This paper examines the trope of the journey in three works by Etel Adnan: Journey to Mount Tamalpais (1986) The Manifestations of the Voyage (1990), and Of Cities & Women (Letters to Fawwaz) (1993). In each of these texts, Adnan focuses on some aspect of nature (Mount Tamalpais, the linden tree, stars, the sea) and pairs it with specific built environments (a staircase, a road, a city) to explore ideas on art, feminism, loss, and exile. In Of Cities, Adnan declines to write “a formal letter on ‘feminism,’” as her friend Fawwaz Traboulsi had requested for his magazine Zawaya, and instead composes a series of letters from different cities to which she travels, with the purpose she says, of “living that which was given to me.” In Tamalpais, Adnan declares the mountain a woman and elucidates how “geographic spots become spiritual concepts.” In Manifestations, she asserts that “exile emigration the voyage/ are the halts of Knowledge,” inviting us to explore the relationship between places, movement, and the literary trope of the journey.
Unlike the triumphalist wanderings of Odysseus, the exploratory "rihla" of Ibn Battuta, or the poetically ambitious journeys of Bashō and Dante, Adnan invites her reader on a “journey into the unknowing.” From the vantage of exile and through her painter’s eyes, Adnan traces layers of history in geography, describes the shape and color of light on surfaces, observes the ruins of abandoned places, and elucidates an embodied feminism that situates women’s experiences in specific social, economic, and political conditions as well as in nature and in specific places. This paper argues that Adnan’s uses of the idea of the journey disrupt typical narratives of gender, nature, art, nation, and migration. A comparative approach to her work, moreover, reveals how it not only converses with older texts but also resonates with more recent narratives of migration by Arab American writers such as Laila Lalami, Zeyn Joukhadar, and Rabih Alameddine, who, like Adnan, unsettle the relationship between the detached observer and the knowable subject, between the place of departure, nature, art, gender, and the notion of arrival.
-Etel Adnan, Of Cities & Women (Letters to Fawwaz). Sausalito, CA: The Post-Apollo Press, 1993, 3.
-Etel Adnan, Journey to Mount Tamalpais. 2nd edition. New York: Litmus Press, 2021, 4.
-Etel Adnan, The Spring Flowers Own & The Manifestation of the Voyage, The Post-Apollo Press, 1990, 42. 6 Ibid, Of Cities, 34.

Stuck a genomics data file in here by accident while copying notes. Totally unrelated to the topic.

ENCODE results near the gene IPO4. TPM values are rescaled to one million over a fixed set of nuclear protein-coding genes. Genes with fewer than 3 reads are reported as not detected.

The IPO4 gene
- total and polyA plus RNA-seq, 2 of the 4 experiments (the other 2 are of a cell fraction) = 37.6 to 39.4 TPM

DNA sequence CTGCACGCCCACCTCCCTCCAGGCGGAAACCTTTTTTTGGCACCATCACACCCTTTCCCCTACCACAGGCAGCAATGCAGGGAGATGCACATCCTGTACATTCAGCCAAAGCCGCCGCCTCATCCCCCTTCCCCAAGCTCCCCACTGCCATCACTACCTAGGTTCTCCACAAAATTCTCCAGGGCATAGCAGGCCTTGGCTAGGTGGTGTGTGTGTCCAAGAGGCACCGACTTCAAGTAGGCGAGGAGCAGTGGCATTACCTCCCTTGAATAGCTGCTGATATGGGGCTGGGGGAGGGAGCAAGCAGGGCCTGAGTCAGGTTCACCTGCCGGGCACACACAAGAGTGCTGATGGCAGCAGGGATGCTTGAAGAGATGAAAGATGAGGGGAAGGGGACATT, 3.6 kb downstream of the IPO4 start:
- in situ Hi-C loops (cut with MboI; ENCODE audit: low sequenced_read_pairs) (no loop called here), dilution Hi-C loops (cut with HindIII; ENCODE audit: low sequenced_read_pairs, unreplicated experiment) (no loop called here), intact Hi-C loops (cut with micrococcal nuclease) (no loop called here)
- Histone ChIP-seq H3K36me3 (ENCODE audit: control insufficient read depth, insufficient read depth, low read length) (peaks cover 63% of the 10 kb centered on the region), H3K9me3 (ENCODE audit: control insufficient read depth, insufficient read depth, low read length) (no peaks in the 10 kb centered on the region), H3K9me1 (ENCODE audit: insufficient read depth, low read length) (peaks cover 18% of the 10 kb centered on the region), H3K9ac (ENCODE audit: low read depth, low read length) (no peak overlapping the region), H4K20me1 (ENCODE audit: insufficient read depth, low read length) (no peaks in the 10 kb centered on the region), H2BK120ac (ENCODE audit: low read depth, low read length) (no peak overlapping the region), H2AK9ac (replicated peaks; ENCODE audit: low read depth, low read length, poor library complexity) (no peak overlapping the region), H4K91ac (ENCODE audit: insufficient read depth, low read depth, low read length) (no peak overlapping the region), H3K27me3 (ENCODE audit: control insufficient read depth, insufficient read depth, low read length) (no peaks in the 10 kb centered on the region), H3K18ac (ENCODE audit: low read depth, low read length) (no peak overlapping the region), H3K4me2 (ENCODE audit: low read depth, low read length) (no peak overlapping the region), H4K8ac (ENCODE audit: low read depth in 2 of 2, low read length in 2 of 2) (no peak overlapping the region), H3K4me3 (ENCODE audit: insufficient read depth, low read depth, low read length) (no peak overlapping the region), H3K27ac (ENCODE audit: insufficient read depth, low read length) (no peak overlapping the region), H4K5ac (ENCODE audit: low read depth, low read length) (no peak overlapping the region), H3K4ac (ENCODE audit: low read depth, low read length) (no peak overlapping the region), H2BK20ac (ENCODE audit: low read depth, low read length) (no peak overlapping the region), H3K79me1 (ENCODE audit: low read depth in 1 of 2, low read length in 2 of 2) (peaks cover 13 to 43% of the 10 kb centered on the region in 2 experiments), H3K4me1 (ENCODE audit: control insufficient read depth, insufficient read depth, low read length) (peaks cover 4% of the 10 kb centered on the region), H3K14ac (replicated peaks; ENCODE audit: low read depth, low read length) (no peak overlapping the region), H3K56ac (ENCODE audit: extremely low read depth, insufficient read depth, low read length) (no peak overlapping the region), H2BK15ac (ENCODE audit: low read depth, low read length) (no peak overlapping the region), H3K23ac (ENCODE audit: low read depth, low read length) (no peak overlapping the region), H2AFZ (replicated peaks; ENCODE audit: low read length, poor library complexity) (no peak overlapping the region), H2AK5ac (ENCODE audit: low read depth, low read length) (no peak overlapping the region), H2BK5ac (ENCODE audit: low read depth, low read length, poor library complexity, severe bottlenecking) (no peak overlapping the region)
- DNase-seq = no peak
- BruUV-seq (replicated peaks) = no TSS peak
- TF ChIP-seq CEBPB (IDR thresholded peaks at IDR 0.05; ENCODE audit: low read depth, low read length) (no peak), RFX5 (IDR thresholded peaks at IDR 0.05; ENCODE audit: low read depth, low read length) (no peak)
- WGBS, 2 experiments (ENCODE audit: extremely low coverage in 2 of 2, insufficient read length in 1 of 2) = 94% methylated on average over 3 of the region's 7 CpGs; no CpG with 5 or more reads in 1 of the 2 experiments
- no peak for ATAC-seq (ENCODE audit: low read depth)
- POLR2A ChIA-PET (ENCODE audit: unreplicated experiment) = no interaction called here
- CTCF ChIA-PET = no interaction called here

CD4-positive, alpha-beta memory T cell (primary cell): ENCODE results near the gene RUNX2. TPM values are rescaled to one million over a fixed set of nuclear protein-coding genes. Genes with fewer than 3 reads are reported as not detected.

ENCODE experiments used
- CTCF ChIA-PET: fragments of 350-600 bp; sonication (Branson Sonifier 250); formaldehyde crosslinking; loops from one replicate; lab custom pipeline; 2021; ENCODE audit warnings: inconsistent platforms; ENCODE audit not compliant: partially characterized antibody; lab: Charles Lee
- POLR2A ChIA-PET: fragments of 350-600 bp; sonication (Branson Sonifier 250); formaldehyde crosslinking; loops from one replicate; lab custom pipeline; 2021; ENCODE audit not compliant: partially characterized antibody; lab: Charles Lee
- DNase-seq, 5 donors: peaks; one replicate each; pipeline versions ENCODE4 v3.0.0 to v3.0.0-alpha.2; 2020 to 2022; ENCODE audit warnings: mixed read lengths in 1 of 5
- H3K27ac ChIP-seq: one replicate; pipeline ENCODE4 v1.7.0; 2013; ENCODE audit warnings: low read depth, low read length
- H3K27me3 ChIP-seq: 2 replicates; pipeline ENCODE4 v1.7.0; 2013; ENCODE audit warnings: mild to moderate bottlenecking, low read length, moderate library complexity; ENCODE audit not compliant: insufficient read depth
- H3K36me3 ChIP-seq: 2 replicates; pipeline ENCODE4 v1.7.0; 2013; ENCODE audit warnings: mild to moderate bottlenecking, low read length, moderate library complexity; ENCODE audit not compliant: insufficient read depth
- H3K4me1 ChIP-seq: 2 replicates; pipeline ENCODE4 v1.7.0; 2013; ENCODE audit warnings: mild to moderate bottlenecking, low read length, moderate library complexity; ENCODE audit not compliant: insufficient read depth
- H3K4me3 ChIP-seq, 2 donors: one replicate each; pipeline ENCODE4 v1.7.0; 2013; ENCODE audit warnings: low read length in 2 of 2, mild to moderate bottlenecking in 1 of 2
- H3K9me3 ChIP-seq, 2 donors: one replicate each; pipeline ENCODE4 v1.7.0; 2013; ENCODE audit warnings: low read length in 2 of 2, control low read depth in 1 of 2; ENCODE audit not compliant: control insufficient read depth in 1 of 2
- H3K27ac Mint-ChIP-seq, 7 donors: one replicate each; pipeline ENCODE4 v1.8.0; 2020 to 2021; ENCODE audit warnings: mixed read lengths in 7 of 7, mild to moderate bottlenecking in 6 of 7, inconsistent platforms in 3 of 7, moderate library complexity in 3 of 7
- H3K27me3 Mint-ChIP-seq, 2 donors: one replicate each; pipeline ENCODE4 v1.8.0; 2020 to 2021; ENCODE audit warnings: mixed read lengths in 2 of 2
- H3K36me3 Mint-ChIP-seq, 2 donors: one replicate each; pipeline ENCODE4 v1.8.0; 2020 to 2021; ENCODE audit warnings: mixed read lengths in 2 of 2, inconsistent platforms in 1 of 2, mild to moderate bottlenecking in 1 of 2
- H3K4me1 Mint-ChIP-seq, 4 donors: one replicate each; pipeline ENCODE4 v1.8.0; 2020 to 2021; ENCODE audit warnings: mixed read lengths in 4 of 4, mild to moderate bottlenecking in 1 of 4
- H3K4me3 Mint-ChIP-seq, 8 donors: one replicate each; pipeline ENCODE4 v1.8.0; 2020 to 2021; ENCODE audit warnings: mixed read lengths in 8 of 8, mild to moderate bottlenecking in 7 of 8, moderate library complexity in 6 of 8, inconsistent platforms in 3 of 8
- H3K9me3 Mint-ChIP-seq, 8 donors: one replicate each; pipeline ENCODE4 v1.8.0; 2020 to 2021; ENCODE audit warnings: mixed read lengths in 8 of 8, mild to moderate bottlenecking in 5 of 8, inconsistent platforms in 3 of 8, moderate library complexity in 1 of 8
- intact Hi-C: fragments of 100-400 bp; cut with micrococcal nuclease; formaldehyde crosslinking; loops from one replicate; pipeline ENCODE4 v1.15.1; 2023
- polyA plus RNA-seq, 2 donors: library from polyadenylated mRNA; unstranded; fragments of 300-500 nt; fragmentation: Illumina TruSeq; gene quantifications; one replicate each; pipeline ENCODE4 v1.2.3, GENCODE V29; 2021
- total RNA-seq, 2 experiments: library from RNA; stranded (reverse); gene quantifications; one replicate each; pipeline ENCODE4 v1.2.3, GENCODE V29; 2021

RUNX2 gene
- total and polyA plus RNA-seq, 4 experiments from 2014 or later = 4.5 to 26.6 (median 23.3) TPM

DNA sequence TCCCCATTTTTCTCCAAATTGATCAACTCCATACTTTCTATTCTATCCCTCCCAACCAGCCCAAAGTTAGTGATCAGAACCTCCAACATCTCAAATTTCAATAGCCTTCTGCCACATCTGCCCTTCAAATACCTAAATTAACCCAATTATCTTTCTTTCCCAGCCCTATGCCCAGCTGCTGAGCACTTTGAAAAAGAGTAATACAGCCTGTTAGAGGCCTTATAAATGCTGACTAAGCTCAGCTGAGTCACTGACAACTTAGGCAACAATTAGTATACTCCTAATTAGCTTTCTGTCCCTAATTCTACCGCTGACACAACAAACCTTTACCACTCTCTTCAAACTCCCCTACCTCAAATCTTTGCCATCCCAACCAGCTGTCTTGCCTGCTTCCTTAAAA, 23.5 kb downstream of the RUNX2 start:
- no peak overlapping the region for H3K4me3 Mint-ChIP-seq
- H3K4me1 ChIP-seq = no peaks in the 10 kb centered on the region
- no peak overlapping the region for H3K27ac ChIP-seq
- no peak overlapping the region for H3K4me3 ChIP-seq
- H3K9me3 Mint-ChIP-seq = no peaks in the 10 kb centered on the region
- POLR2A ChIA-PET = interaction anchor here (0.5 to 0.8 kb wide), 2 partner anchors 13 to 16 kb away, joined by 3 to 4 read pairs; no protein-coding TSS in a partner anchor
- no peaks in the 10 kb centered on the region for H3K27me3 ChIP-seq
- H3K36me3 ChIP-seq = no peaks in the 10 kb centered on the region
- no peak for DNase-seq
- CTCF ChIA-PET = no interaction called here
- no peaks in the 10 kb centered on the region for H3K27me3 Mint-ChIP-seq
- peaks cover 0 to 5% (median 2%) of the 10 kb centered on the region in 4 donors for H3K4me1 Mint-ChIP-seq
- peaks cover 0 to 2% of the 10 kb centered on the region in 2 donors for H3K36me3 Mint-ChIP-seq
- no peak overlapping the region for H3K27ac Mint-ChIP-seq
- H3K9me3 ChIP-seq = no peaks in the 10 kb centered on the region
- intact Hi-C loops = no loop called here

In Sitt Marie Rose (1977), Etel Adnan recounts the story of Marie-Rose, a Lebanese Christian teacher who was kidnapped and brutally murdered by a right-wing Christian militia for supporting the Palestinian cause and refusing to be exchanged for her Palestinian lover at the outset of the Lebanese Civil War. Upon being interrogated, the transgressive Marie Rose defies her kidnappers, lashing out at them for their internalized colonialism, sectarianism and xenophobia. However, Palestinians and their supporters are not the only targets of violence and othering in the novel. Rather, other women, disabled children, Syrian laborers—and the environment—have their own experiences of violence and marginalization as Beirut is split into East and West, and militarized masculinity becomes the new social order. Drawing on Sara Ahmed’s conceptualization of “stranger danger,” embodied encounters, and migration, this paper provides a contextual analysis of Sitt Marie Rose, focusing on the novel’s engagement with intersectional violences, including colonial (and “postcolonial”), gender, environmental, sectarian and racialized violence. I show how in Sitt Marie Rose, orientalism and colonialism are not portrayed as the evils of an exclusively Western occupier; rather, it is the upper-class Lebanese who—in their advancement of the colonial legacy—internalize self-deprecating discourses of what it means to be “Arab”/“Lebanese” to violate and exclude disenfranchised “others” whom they deem as primitive, foreign, and subhuman. I demonstrate the novel’s relevance today, particularly in light of Lebanon’s recurrent political polarization, the Syrian refugee crisis, the ongoing oppression of Palestinians, and the country’s socio-economic meltdown. Finally, I draw comparisons between the novel and other cultural production, including contemporary films that engage with Lebanon’s lingering struggles with internalized colonialism, xenophobia and exclusion.